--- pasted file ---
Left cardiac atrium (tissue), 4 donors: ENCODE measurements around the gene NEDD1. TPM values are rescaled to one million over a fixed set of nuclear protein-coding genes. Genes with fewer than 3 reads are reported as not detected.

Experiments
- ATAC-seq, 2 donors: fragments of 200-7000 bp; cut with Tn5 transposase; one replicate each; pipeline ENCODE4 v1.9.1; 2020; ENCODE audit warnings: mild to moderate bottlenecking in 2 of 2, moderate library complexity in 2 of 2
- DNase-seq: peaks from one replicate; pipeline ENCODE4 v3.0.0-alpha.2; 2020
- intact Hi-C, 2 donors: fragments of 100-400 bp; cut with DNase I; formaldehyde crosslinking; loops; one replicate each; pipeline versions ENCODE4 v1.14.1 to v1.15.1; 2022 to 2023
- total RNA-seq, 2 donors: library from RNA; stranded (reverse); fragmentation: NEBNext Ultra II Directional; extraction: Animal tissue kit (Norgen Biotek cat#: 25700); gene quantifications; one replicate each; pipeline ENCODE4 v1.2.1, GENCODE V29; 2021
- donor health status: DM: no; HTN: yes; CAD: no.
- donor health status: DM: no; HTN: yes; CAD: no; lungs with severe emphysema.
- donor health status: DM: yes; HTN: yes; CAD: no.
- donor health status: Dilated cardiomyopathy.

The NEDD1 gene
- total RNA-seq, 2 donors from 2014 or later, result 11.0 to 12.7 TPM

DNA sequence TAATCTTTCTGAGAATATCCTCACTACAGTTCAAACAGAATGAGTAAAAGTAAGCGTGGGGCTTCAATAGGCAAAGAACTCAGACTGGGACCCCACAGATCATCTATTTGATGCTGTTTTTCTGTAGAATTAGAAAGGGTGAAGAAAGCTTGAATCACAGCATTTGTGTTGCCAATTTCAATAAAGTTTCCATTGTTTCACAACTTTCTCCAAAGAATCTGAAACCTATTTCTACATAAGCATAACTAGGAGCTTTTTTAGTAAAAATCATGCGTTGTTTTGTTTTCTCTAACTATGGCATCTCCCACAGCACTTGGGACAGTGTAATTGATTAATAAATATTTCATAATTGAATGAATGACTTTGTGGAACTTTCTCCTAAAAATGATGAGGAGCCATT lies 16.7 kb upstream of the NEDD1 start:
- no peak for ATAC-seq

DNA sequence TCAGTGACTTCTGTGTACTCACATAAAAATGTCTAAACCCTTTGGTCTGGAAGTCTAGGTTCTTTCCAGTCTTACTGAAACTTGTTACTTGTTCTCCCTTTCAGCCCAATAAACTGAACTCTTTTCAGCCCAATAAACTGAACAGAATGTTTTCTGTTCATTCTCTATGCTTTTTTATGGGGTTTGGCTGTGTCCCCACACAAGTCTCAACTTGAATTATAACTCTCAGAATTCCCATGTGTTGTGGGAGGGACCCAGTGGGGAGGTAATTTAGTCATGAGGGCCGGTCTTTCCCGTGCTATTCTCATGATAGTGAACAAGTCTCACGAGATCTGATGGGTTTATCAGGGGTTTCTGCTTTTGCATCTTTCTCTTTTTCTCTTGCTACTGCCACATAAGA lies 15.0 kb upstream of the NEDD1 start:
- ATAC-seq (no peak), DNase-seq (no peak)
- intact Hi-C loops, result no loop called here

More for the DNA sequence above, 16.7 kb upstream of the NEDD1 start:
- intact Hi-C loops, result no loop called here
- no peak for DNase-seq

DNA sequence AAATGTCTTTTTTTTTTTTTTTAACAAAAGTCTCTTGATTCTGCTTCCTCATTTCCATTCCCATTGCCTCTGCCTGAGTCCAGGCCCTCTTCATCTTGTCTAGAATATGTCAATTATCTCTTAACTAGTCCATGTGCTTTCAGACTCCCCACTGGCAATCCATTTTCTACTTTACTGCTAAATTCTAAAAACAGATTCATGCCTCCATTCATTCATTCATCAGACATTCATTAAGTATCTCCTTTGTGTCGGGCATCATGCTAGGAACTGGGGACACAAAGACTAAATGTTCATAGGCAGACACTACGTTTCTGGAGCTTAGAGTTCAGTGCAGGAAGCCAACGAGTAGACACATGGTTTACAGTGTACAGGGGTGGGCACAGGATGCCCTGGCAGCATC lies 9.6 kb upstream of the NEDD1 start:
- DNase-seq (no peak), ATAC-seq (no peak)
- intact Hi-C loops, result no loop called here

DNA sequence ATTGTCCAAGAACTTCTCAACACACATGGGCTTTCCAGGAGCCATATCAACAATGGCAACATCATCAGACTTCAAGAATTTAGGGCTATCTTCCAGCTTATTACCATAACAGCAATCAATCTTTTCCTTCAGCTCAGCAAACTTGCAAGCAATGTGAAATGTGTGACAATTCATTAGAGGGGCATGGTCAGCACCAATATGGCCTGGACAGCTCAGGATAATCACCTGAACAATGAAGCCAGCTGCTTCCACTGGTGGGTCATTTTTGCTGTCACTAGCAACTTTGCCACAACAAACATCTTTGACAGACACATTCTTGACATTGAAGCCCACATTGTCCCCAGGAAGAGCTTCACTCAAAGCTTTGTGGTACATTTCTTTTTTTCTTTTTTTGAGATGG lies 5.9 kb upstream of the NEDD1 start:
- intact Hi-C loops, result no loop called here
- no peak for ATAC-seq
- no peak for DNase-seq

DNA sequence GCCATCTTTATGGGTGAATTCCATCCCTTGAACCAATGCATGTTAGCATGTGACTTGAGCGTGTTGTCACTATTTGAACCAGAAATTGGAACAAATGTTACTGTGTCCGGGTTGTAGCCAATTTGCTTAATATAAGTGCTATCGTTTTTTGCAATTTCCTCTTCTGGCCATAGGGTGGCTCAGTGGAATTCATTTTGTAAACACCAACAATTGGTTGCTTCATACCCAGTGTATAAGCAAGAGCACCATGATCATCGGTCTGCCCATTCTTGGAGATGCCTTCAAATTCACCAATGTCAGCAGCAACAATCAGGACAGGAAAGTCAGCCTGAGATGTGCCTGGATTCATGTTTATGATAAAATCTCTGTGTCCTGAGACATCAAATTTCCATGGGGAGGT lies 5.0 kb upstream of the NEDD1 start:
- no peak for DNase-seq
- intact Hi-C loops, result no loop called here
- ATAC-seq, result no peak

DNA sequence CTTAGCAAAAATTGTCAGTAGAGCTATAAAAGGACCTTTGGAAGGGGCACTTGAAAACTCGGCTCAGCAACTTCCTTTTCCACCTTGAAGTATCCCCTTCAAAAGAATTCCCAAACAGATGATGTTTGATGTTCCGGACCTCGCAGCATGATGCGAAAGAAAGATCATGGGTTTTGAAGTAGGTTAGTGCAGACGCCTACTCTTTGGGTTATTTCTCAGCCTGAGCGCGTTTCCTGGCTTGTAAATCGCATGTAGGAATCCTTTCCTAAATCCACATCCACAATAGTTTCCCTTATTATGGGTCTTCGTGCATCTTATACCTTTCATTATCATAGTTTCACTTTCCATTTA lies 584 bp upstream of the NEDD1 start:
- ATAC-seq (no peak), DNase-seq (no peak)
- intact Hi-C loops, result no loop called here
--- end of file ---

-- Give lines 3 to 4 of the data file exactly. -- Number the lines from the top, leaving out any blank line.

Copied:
- ATAC-seq, 2 donors: fragments of 200-7000 bp; cut with Tn5 transposase; one replicate each; pipeline ENCODE4 v1.9.1; 2020; ENCODE audit warnings: mild to moderate bottlenecking in 2 of 2, moderate library complexity in 2 of 2
- DNase-seq: peaks from one replicate; pipeline ENCODE4 v3.0.0-alpha.2; 2020